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I spoke to the good people at Falken Tyres and they have developed the FK510 SUV, a tyre specifically for SUVs. Obviously, it’s important to use a tyre with the correct load and speed rating and not use an everyday car tyre, so let’s get these fitted and then I can tell you what they are like.

Reader’s Ride

Renault Mégane CC: We are indebted to Kenny Smith for yet again persuading a relative to show off their bargain purchase: “Steven Smith wanted a fun occasional car for high days and holidays, one that was well equipped, a convertible and roomy enough for his children. 

“He spotted a 2008 Renault Mégane CC 1.6 Dynamique S for sale privately with only 63,000 miles and a full main dealer service history plus lots of receipts. It had had a fresh MOT and service two months earlier. It was dusty, damp free and £950.”

Readers’ questions

Question: Which cheap new car has a heated windscreen? Julia Cornfield, Bicester

Answer: It's not exactly cheap but check out the Fiesta Zetec. It has what Ford calls a Quickclear windscreen and it’s precisely that. No more starting your engine, running indoors while the blower melts the frost and risking your insurance cover. John Evans

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Question: When is a nearly new car a new car? Tom Harris, via email

Answer: It never is but some dealers insist on describing late-plate cars with delivery mileage as ‘new’. To be so, there should be no former keeper on the V5 form (log book). A nearly new car will most likely have been registered by the selling dealer. John Evans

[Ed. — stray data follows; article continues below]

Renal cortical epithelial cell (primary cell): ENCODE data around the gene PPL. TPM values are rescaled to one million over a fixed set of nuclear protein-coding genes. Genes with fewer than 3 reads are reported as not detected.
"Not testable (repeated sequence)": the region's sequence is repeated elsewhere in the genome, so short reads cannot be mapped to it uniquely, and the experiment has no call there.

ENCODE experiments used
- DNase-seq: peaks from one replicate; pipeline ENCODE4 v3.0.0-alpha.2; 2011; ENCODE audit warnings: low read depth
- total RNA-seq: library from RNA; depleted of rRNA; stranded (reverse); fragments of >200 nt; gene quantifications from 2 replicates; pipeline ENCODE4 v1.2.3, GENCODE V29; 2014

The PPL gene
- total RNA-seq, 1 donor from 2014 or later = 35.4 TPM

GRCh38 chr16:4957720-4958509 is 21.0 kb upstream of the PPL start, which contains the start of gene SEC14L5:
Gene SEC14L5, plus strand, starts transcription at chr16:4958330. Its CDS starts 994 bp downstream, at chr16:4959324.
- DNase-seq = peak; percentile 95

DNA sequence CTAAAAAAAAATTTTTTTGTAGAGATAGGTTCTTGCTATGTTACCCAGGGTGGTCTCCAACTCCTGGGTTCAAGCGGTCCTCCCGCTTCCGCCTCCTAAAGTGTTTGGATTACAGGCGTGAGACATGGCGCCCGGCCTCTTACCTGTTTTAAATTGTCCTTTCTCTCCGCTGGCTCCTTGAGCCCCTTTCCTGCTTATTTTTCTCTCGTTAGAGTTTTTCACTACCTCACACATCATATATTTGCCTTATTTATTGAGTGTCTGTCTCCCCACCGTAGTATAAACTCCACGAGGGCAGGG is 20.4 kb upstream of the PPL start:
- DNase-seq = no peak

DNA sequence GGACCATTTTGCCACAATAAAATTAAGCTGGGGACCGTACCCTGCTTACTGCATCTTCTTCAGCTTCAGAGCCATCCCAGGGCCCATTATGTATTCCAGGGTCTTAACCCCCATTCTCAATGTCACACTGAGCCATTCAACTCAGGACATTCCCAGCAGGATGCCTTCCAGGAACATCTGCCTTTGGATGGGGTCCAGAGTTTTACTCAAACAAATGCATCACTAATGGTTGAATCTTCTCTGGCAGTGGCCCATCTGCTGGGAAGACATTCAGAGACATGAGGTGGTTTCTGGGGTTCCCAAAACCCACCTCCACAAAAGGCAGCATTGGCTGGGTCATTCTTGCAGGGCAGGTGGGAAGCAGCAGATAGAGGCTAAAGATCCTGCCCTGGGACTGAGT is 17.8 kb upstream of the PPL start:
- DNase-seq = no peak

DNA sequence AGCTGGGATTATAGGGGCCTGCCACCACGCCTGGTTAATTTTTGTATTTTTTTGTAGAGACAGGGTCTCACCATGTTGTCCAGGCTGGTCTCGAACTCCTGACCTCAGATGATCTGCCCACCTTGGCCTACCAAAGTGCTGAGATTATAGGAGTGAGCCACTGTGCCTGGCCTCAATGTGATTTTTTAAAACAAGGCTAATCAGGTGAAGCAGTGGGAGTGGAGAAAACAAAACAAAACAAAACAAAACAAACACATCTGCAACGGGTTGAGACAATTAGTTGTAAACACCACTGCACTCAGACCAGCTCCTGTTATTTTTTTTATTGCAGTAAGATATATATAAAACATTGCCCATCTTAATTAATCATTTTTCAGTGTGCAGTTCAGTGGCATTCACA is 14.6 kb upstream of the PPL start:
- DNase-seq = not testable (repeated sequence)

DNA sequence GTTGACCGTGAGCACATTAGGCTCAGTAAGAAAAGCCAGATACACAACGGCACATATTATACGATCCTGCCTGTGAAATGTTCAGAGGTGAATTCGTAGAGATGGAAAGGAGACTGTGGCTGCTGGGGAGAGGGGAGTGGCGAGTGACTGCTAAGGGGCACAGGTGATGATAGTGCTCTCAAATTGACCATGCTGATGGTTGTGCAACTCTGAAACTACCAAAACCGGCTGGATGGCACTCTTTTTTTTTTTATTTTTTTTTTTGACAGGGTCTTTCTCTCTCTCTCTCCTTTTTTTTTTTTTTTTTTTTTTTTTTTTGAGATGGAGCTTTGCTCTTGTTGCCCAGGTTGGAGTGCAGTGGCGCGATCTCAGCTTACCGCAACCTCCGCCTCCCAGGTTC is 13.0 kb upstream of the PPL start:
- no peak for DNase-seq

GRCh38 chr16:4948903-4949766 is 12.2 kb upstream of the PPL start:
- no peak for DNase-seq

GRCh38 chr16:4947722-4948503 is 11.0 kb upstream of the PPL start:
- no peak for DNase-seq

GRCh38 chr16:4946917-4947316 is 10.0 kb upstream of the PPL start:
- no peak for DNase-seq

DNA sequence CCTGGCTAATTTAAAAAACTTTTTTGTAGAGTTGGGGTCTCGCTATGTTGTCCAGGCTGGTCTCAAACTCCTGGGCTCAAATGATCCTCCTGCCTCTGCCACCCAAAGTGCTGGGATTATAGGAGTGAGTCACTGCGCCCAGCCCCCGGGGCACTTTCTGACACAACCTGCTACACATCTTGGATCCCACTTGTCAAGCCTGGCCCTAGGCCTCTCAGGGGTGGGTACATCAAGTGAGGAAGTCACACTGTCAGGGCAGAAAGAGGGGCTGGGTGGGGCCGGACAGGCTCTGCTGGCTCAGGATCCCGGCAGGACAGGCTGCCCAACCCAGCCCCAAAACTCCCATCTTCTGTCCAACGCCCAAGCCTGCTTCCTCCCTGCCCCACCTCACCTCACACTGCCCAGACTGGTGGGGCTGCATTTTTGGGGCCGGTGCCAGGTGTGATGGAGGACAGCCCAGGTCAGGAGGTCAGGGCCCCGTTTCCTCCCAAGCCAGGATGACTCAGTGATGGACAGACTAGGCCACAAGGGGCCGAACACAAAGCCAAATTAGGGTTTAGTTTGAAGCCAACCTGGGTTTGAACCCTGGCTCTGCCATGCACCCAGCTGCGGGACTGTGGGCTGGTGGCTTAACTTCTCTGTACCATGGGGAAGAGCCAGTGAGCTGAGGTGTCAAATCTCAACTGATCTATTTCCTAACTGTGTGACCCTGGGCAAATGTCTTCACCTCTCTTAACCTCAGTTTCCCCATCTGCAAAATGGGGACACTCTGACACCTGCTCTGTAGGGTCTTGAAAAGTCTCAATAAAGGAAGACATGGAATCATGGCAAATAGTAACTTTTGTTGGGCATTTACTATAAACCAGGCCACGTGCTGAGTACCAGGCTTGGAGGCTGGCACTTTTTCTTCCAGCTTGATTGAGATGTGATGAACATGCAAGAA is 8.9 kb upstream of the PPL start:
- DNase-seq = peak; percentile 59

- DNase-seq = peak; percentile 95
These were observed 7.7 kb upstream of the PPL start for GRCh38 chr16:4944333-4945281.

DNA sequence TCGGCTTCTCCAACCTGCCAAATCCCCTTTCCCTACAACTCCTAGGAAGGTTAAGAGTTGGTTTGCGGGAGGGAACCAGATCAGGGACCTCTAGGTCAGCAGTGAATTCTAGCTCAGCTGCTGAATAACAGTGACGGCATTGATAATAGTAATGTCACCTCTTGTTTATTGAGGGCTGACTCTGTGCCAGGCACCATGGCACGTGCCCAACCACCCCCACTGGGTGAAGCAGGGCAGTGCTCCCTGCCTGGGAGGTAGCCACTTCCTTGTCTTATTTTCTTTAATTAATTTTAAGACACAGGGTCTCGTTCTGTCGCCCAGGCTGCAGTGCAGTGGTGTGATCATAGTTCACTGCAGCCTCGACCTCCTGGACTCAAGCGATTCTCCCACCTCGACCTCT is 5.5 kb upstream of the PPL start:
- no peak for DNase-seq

Question: I buy and sell antiques. Which estate will take my old Chippendales? George Benjamin, Oxford

Answer: A Volvo used to be the car of choice for the nation’s Lovejoys, but since the manufacturer went all Scandi on us, its wagons have shrunk. What you need is a Skoda Superb estate. You could hold an auction in one. John Evans

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Join the debate

Add a comment…
ldsau93 27 November 2018

Distance to travel

Currently considering a move from the UK to the east coast of Canada. I've been trawling the whole of North America to find the correct spec Saab! Great thing is, assuming you're happy buying the car unseen (on the strength of a pre-purchase inspection) is that you can get it shipped practically anywhere in the continent for $2-3000.

230SL 27 November 2018

Puzzled on the Superb being

Puzzled on the Superb being classed as a useful estate, have had one, great for sitting in with the heated rear seats, but the boot was not so great with its sloping rear window when the seat was folded down, though at least it folded flat unlike the latest Superb where the just the backrests tips over at an awkward angle as another cost cutting measure.

Jeremy 27 November 2018

Antiques dealer

No self-respecting antiques dealer would put up with an esate car these days. With vans getting ever more car like the T5 Transporter combi mentioned or similar is where the sensible antiques dealer would put their money. Room for mutliple Chippendales and a whole lot more besides, and decent to drive too.